Mergers and Acquisitions in the Nonprofit World

I don’t know if the pace of nonprofit mergers and acquisitions across the sector is increasing, but I’ve been personally involved in more over the past few years (two) than in the previous fifteen (none). Mergers and acquisitions are still pretty uncommon, I think, and I’m not clear what relationship those trends have to comparable trends in the private sector. The market pressures of the nonprofit sector are notoriously bizarre, and traditional market dynamics like economies of scale and market share just don’t apply in any particularly rational way. For example, because income for many nonprofit comes from philanthropic foundations and from individual donors, revenue often has a tenuous-at-best relationship to the market value of their offering. The value proposition for funders is often divorced from the quality of the service the organization provides, or the efficiency of its work, or the success of its advocacy efforts (although not necessarily divorced from the funders’ perception of those things).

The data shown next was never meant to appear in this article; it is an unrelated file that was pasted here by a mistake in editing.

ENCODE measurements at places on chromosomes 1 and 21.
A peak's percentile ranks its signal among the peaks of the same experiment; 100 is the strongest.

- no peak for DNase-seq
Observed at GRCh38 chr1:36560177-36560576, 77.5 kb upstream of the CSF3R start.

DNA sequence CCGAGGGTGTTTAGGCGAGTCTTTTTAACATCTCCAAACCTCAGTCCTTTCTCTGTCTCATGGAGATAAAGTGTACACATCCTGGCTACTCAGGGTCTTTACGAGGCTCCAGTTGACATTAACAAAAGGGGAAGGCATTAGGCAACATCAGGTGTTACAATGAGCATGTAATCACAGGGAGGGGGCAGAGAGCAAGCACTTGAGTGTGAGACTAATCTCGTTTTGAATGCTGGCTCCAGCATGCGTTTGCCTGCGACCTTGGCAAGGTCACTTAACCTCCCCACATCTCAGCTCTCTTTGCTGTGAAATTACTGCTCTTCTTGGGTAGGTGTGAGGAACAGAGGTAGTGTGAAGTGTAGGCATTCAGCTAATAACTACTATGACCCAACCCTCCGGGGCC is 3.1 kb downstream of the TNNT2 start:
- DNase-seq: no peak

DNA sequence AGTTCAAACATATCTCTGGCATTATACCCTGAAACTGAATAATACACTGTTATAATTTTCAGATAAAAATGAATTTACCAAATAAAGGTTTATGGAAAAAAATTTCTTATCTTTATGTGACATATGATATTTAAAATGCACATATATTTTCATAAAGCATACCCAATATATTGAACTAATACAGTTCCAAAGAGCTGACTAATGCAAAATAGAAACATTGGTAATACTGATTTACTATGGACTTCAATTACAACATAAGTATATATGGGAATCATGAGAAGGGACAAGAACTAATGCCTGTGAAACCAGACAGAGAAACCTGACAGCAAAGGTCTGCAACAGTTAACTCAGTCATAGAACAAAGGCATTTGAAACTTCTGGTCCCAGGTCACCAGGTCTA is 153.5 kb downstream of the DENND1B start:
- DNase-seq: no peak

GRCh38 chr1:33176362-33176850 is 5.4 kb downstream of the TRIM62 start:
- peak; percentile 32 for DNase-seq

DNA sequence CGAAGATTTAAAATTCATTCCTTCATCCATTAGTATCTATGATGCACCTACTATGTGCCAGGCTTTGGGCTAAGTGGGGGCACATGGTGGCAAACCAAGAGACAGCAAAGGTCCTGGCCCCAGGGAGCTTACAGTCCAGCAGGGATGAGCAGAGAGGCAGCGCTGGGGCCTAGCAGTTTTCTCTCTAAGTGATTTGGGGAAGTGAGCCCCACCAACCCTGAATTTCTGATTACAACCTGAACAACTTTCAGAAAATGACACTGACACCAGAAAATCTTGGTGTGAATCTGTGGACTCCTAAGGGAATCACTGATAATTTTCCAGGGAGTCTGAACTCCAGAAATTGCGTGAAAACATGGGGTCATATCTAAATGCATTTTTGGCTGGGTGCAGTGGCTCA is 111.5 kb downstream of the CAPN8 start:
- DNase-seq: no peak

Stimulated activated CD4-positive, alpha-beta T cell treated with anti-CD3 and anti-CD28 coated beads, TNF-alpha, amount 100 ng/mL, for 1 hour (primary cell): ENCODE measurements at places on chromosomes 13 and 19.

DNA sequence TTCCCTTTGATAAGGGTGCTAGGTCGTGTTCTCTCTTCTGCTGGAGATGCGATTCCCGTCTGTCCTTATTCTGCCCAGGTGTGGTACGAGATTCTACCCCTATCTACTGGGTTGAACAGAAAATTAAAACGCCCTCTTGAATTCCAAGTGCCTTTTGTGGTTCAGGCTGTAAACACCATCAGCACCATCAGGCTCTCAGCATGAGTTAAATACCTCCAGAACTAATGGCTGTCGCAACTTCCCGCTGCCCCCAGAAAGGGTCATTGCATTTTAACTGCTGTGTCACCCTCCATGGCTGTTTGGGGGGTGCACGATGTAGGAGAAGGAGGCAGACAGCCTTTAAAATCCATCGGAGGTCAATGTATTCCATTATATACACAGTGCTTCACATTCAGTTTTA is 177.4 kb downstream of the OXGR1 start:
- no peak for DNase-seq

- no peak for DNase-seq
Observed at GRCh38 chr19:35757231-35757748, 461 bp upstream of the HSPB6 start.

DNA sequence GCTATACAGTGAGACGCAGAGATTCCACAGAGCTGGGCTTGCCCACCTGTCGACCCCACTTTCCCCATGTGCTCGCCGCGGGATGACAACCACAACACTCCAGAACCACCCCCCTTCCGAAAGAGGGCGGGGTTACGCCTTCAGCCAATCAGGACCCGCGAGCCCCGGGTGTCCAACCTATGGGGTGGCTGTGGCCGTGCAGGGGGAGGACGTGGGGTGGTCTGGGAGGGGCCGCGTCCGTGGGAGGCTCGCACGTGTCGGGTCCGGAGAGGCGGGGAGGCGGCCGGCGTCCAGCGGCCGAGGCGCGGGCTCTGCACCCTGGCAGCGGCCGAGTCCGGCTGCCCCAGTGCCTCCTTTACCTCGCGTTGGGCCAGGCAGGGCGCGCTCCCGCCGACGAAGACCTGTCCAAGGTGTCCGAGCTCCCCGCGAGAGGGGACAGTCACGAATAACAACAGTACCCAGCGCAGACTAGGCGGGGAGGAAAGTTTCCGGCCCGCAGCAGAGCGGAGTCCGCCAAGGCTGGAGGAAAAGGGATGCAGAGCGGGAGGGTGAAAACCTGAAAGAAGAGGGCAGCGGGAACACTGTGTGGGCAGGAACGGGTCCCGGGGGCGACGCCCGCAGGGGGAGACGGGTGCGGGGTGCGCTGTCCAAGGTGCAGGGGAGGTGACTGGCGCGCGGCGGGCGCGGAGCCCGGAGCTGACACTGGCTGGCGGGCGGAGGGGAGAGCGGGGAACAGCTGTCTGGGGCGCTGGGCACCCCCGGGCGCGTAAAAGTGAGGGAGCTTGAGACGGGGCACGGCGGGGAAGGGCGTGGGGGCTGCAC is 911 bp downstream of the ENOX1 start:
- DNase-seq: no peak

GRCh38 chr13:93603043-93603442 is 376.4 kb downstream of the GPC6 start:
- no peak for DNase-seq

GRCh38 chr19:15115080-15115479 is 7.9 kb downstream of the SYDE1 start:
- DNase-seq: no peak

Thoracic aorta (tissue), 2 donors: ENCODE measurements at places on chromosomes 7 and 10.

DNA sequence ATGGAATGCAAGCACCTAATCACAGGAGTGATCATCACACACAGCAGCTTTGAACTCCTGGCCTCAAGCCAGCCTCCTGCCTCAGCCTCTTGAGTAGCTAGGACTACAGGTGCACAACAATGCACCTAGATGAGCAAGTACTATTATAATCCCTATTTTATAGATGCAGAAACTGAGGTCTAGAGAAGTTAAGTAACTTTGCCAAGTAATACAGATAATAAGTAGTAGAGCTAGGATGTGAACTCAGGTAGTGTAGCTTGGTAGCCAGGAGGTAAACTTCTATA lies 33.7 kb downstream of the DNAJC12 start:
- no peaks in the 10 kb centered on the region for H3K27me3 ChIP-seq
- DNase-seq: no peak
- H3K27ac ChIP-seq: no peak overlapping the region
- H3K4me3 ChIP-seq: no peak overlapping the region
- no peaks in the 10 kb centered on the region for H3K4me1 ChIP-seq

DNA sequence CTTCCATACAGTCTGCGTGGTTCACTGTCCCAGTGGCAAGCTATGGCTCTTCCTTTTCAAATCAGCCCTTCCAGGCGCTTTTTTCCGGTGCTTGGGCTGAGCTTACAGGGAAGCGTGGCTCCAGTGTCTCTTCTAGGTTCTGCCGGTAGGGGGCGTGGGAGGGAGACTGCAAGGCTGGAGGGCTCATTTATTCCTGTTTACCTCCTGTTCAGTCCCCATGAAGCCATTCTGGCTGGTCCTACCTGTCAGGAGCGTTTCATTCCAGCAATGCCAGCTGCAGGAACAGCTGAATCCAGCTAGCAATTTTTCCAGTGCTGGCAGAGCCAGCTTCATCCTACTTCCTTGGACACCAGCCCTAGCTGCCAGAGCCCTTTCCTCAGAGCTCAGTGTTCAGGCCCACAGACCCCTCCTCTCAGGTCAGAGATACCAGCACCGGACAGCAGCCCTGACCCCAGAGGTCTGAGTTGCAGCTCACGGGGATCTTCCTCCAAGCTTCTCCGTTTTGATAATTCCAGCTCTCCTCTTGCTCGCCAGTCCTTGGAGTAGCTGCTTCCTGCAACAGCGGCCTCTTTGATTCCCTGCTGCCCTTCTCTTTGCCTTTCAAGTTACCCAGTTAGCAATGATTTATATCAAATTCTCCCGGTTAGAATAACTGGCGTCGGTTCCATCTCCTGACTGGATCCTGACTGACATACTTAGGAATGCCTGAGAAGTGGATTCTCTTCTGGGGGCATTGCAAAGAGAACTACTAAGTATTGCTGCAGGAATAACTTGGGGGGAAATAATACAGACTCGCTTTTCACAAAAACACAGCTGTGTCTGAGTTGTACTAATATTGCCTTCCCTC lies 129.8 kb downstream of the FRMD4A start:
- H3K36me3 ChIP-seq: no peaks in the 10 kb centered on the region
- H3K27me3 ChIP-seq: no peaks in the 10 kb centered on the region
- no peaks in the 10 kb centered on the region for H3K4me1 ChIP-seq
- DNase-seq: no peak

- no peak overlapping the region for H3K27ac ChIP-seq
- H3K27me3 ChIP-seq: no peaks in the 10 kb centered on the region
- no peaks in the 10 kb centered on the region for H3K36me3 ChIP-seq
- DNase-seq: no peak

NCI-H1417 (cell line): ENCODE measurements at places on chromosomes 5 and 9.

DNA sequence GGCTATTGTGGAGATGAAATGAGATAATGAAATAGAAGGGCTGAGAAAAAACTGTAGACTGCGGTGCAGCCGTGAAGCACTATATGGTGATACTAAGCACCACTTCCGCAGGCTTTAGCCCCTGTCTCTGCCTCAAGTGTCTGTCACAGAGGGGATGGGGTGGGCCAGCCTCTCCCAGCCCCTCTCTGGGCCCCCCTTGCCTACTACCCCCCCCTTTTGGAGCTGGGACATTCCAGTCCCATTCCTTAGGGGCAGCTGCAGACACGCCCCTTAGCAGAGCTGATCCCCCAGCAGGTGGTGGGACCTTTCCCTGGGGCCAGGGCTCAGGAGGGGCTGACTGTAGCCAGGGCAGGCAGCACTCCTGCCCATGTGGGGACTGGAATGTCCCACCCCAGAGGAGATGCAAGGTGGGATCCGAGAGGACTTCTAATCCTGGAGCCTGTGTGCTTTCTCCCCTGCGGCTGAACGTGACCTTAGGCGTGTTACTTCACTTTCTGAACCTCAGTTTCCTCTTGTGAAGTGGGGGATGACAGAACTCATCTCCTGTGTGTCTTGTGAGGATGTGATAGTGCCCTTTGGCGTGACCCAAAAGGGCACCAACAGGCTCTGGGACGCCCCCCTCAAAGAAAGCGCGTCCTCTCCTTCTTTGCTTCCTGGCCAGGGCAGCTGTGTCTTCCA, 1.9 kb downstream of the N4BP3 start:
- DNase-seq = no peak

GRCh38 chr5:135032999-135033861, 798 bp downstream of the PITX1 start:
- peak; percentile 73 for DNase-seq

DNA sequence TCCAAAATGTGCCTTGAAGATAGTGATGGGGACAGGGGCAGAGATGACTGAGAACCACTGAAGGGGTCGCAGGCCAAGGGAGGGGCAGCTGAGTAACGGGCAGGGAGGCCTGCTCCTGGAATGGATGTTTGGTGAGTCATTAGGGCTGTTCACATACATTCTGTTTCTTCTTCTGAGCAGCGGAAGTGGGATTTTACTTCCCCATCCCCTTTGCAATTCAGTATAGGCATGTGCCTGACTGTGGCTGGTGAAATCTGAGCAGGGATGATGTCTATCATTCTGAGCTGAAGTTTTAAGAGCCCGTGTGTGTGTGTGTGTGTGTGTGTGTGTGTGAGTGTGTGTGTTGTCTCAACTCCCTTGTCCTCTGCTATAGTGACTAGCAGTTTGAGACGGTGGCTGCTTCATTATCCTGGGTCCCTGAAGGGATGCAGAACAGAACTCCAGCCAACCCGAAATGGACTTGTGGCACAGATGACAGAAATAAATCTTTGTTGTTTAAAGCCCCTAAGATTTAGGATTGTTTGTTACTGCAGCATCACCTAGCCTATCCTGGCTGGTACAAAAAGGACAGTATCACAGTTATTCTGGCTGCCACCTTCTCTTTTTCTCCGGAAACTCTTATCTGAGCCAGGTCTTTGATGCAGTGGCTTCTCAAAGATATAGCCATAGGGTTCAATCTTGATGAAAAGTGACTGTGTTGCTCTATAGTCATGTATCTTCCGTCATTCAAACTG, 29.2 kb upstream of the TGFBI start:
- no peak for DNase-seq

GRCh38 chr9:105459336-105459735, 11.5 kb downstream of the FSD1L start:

As a result, the market pressures that often lead to mergers and acquisitions in the private sector don’t necessarily play out very consistently in the nonprofit world. But given how hard foundations have been hit by the recession, and given the continuing growth in just sheer numbers of nonprofits (the number of U.S. nonprofit organizations increased by 60% in the decade between 2000 and 2009), we suspect we’ll see more M&A in the coming years.